Like seven million other people in the world, I recently saw the movie Moneyball. Everyone is raving about it, and I hate to be the grand balloon popper, but I was slightly underwhelmed. I'd say it was a good movie, but I'd qualify the hell out of that statement, and continually mutter under my breath that it has problems and is not without its flaws.
(Tangent: I fear being the dissenting voice on a commonly enjoyed movie. It's like it bums people out, and I feel resentment seeping my way as I articulate my problems. But I'm learning to manage it, I was much less blatant with Moneyball, so I don't think I pissed anyone off.)
But yes, there was a lot to like about it. I was fascinated by the tension between "doing it the way we've always done it" and turning baseball into a science--demystifying, denuding and de-romanticizing the game. I thought they represented both sides of the argument well. Every time some old fart would tell Pitt he had no idea what he was doing and there were too many intangibles he wasn't accounting for, I was like "well, they're right. That makes sense." But I was frustrated because, though I am a casual baseball fan, I'm sorry to say that I've never read Moneyball, nor have I boned up on what goes into it, what the opposing arguments are, etc. And that bothered me. I was uncomfortable with not being able to take a side due to lack of knowledge.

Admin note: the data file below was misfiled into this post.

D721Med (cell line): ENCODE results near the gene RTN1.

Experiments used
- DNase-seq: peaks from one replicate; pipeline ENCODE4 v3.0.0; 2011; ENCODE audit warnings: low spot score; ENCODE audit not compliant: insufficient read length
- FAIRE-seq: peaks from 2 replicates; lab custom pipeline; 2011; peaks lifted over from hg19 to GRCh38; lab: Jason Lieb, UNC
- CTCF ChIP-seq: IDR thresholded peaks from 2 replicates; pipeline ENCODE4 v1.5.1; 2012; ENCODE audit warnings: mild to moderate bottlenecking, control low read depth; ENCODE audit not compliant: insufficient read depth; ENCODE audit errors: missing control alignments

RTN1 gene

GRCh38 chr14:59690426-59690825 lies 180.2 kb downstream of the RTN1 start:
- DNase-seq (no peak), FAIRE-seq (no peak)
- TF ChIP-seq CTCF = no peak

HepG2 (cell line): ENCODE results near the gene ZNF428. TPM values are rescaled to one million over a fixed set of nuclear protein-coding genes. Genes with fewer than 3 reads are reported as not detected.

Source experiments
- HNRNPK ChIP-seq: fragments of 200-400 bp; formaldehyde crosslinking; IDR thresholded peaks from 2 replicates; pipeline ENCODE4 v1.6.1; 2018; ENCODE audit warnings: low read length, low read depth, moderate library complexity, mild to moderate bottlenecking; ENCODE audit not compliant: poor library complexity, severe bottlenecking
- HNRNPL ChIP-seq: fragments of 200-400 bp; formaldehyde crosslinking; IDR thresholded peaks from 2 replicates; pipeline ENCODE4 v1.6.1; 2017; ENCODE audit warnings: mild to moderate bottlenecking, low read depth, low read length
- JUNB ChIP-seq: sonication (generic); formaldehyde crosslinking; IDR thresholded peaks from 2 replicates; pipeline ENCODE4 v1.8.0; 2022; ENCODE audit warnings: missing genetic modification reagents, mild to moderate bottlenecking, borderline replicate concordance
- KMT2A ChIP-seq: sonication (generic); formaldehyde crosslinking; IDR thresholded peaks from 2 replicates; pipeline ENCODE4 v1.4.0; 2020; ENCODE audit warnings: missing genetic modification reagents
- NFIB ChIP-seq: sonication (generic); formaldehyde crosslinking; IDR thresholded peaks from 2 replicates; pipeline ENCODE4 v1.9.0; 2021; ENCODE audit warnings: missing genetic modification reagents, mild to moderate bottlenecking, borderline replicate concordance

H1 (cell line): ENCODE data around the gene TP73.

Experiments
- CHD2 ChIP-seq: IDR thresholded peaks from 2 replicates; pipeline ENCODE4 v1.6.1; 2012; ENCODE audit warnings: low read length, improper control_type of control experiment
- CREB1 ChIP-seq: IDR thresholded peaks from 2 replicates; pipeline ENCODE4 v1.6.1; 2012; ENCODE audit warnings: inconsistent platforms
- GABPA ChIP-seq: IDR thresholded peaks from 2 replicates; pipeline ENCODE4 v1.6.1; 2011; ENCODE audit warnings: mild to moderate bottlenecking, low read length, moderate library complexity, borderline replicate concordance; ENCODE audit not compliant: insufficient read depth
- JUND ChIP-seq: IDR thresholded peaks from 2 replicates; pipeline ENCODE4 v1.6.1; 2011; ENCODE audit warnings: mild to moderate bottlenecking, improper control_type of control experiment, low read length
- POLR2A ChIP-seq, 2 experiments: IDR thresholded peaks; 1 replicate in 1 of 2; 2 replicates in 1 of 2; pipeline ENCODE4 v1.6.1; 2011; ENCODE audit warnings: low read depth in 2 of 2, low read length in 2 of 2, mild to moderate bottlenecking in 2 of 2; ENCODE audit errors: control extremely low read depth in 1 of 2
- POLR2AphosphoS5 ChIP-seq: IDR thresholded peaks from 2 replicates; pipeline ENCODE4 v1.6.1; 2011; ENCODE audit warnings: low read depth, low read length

So I started to think about doing what I've done for the last ten years when I get this feeling: Read! I wasn't sure if I would read Moneyball, as I do have about 100 books or so on my waiting list, but I was interested to go and find some blogs that offer critiques of the Moneyball approach.
And then Sanity stepped forward and said "stop it!" Yes, I could read up on Moneyball and anti-Moneyball and develop a formed and nuanced opinion on the whole thing--and it would be a complete waste of my time. It would be interesting, and I would enjoy myself, but I would be wasting a neat little slice of my limited time. Look, if I was going to be the next Ken Jennings then it would be easy to justify pursuing every rabbit trail of useless knowledge.
But Ken Jennings I ain't. It's taken me a long time to get here--I have fantasized about a long-standing Jeopardy run for several years now. But the bloom is off the rose. I'm not reading up on mid eval dynasties and obscure lakes and rivers. I haven't purchased a Complete Works of Bill Shakespeare.
It's a fine line I'm walking because in a lot of ways there is nothing wrong with pursuing "useless" knowledge. If you do you're more fun at parties and you'll be a better conversationalist. But I do something weird with it. It's as if I'm hiding behind the pursuit so I don't have to pursue what I'm supposed to be doing.